After growing at a red-hot 4% pace in recent quarters, is the British economy cooling enough to vent inflationary pressures and prevent further interest-rate hikes? Don't bet on it just yet.
After the Bank of England lifted base rates in August for the fourth time in as many months, to 7%, it also announced a "pause" in its tightening policy to assess the economy. But now, a raft of surprisingly strong reports on third-quarter activity, including retail sales, unemployment, underlying earnings, and money growth, have created a sea change in financial-market sentiment about chances for higher rates.
Consumer spending and service-sector output continue to power the economy. Retail data show household-goods spending rose a record 17.4% in the three months ended in August, suggesting the cash windfalls to consumers from conversions of building societies to banks is still fueling outlays. Real income growth is speeding up amid pickups in job growth and real wages. Consumer confidence is at late-1980s levels, as August unemployment fell to a 17-year low of 5.3%.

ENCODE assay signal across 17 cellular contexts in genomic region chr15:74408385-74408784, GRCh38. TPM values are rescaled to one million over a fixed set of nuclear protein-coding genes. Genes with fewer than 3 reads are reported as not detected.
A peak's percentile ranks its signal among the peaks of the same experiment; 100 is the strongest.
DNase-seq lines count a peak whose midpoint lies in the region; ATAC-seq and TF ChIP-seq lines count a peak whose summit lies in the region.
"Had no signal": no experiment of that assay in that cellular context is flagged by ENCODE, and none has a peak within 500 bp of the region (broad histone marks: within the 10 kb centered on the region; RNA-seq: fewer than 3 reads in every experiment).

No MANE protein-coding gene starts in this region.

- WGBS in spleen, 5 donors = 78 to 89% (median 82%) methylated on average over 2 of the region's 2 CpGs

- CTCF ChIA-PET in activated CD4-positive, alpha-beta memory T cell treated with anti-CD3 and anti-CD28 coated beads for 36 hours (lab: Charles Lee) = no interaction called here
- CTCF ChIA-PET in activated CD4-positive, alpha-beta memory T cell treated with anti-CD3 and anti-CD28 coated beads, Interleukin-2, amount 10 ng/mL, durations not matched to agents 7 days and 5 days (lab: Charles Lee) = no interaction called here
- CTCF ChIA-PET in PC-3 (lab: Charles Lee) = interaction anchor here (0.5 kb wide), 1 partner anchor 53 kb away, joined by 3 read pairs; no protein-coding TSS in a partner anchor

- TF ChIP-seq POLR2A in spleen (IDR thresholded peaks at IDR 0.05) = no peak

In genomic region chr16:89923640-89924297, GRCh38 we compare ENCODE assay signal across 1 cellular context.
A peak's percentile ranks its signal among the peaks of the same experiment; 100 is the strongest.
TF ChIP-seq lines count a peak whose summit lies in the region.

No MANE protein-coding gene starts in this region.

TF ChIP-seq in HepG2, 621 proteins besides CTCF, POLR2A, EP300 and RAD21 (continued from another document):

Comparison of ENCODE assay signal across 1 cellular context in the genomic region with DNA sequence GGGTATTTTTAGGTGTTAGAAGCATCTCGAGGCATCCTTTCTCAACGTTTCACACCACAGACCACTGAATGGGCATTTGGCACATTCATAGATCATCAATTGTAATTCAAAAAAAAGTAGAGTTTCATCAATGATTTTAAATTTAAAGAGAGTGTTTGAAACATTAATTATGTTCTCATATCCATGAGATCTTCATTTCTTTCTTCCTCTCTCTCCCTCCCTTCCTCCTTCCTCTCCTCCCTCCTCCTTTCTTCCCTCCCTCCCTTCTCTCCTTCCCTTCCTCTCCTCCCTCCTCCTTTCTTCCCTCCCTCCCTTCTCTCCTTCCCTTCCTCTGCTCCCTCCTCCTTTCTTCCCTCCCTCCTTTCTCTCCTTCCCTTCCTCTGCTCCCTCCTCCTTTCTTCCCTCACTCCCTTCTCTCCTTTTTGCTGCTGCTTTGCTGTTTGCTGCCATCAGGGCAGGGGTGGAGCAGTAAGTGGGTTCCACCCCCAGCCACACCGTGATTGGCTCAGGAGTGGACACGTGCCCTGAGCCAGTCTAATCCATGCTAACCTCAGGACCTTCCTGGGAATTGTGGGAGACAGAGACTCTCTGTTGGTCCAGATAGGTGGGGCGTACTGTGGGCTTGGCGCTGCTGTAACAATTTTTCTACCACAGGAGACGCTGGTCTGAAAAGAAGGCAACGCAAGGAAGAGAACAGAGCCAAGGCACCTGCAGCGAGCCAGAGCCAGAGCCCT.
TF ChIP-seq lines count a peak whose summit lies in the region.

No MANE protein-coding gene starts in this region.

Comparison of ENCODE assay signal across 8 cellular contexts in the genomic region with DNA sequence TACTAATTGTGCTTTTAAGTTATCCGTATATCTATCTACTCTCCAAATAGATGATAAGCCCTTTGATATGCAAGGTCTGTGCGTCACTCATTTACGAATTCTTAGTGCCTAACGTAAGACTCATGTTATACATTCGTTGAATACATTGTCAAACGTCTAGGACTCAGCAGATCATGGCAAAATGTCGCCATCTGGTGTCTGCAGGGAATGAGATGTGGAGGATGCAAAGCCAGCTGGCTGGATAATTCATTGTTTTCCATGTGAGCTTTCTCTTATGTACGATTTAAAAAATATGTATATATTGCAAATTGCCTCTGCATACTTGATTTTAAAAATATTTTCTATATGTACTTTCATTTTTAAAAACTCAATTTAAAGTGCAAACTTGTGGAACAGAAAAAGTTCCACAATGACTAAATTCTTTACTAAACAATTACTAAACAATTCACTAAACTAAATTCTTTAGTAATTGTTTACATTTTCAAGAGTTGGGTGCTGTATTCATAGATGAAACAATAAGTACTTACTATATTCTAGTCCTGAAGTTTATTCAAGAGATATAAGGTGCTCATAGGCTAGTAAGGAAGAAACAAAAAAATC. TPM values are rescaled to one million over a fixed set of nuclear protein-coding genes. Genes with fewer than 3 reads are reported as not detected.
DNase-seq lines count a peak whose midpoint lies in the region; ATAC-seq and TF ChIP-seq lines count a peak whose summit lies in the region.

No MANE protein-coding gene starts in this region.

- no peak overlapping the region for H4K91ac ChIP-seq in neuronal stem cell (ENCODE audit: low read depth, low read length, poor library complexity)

Manufacturing remains weak, the result of the export downdraft from sterling's sharp rise over the 12 months ended in July. But now, sterling is falling, which should cushion exports in 1998, along with stronger demand on the Continent. Also, the typical capital-spending cycle has not yet kicked in, but it should, amid strong demand and profits and rising capacity utilization.
For now, retail inflation seems contained with the underlying rate excluding mortgages at 2.8%, just above the BOE target of 2.5%. But recent signs are worrisome: Service inflation, excluding rents and utilities, has risen to 4.5% from 1.9% 18 months ago. Lifted by construction pay, yearly growth in underlying wages rose to 4.5% in July, the BOE's maximum tolerable pace. And the broad M4 money supply grew 11.6% in August, far above the BOE's 3%-to-9% monitoring range. If September's data look anything like August's, the newly independent BOE will be back in action.